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Payroll System:

What is Payroll:
In a company, payroll is the sum of all financial records of salaries for an employee, wages, bonuses and deductions. In accounting, payroll refers to the amount paid to employees for services they provide during a certain period of time. Payroll plays a major role in a company for several reasons. From an accounting point of view,payroll is crucial because payroll and payroll taxes considerably affect the net income of most companies and they are subject to law and regulations (e.g. in the US payroll is subject to federal and state regulations).

PAYROLL = SUM(WAGES+BONUS+DEDUCTIONS)

There are generally three types of federal employment taxes:

Employee Income Tax Withholding Federal Insurance Contributions Act (FICA) Federal Unemployment Tax Act (FUTA)

Employee Income Tax Withholding:

Employee Income Tax Withholding is the amount withheld from the employee's wage to offset their projected annual income tax due to be paid by April 15th of the following year.

Federal Insurance Contributions Act (FICA):

The Federal Insurance Contributions Act (FICA) consists of two components commonly referred to as Social Security and Medicare.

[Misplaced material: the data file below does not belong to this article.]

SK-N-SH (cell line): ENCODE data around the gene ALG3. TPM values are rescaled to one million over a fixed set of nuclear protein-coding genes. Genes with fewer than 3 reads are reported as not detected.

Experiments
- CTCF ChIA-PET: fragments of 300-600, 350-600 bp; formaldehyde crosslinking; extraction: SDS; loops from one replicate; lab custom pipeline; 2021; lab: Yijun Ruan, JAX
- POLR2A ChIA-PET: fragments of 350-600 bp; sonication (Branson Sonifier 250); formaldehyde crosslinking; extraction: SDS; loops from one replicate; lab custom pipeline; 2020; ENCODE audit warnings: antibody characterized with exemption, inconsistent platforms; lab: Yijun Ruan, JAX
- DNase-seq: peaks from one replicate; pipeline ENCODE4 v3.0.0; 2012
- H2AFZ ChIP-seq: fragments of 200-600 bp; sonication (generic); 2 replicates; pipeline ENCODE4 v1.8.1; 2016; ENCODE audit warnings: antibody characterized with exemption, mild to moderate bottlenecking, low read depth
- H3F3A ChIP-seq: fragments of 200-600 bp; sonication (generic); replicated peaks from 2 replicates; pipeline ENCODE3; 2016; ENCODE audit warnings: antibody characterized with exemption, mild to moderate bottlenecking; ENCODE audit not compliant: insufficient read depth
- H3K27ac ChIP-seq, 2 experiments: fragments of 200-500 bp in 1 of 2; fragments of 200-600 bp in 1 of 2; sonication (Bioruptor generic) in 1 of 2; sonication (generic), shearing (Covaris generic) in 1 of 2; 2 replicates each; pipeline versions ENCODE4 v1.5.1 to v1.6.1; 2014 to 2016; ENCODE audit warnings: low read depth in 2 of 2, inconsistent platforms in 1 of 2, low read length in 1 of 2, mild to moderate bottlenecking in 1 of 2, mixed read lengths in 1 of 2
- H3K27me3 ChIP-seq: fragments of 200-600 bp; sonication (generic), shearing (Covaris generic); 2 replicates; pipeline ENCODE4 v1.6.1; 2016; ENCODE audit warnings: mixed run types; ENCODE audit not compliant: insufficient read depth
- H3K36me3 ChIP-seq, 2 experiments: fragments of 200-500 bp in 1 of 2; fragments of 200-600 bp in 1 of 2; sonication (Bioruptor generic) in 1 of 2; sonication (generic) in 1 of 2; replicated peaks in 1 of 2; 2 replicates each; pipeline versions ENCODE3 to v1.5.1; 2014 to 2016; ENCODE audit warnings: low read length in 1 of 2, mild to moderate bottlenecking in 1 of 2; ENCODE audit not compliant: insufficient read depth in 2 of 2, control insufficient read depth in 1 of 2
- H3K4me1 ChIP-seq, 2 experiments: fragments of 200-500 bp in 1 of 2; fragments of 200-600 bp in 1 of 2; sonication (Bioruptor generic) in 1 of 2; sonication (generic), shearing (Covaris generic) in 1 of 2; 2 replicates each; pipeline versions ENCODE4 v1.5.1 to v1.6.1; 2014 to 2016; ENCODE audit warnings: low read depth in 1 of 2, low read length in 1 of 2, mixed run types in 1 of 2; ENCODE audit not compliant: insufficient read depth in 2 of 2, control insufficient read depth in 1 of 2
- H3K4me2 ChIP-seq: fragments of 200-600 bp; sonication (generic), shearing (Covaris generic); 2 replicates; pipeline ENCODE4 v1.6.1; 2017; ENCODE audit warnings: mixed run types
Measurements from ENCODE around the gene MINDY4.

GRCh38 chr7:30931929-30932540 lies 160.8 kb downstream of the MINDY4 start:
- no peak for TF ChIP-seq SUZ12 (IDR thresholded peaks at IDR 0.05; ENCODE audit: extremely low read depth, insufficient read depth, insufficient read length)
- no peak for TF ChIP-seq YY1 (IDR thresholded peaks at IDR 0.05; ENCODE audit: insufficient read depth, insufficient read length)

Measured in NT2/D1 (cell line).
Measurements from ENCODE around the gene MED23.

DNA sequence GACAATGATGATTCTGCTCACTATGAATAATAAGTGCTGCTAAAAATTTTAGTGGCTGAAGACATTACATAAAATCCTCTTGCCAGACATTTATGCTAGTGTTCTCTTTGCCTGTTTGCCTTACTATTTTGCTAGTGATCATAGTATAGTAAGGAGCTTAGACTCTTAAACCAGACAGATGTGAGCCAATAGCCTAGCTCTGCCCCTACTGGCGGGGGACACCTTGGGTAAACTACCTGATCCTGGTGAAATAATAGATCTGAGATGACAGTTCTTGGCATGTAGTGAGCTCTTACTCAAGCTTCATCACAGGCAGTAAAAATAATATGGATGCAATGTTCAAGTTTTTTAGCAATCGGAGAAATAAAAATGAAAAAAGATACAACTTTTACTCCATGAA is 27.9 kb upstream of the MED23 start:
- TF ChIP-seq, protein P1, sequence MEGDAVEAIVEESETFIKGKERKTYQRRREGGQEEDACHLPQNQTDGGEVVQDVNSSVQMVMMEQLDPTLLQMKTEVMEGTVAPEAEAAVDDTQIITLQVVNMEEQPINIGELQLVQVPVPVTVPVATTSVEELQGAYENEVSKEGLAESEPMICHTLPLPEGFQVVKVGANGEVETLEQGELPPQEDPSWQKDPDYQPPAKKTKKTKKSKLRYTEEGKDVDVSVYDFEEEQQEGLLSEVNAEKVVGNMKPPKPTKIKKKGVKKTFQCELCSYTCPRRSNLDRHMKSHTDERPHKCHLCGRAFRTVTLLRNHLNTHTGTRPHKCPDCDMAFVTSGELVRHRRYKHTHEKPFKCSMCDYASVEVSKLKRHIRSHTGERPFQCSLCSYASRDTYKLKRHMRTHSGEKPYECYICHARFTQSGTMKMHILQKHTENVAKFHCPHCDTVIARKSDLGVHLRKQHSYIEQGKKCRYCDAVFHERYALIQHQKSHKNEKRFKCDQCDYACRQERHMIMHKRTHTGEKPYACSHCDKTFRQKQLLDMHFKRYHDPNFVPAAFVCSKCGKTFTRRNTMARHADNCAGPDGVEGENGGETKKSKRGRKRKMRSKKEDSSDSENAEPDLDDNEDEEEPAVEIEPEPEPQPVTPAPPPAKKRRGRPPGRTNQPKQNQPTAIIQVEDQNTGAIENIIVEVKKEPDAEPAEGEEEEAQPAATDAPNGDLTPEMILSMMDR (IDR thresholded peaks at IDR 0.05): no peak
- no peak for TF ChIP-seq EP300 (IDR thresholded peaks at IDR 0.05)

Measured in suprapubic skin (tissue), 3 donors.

Strictly speaking, FICA provides for a federal system of old age, survivors, and disability insurance (OASDI) and hospital insurance (HI). The OASDI component is financed through the social security portion of FICA and the HI component (for persons 65 or older) is financed through themedicare portion.

Federal Unemployment Tax Act (FUTA):


The Federal Unemployment Tax Act (FUTA) was implemented to fund a federal program to provide unemployment compensation benefits to eligible employees who have lost their jobs. The FUTA system does not pay unemployment benefits directly to displaced workers, but rather coordinates the payment of these benefits with each state. Unemployment benefits are paid in compliance with each state's unemployment compensation laws.

Federal Employment Taxes:

There are basically three types of federal employment taxes: Employee only, Employer only, and Employee and Employer Taxes.

Employee Only: Each employee is subject to Federal Income Tax (FIT) and files a personal income tax return, IRS Form 1040, at the end of the year. Federal income tax is withheld from each paycheck to offset their federal tax liability

Employer Only: Each employer is responsible for paying Federal Unemployment Tax (FUTA) on the first
$7,000 of annual wages for each employee.The effective FUTA rate is generally 0.8%, subject to certain state unemployment insurance requirments

Employee and Employer: Both the employee and employer are responsible for FICA tax. FICA is made
up of two components, social security and medicare.

FICA taxes:
The Federal Insurance Contributions Act (FICA) consists of two components commonly referred to as Social Security and Medicare. Strictly speaking, FICA provides for a federal system of old age, survivors, and disability insurance (OASDI) and hospital insurance (HI). The OASDI component is financed through the social security portion of FICA and the HI component (for persons 65 or older) is financed through the medicare portion.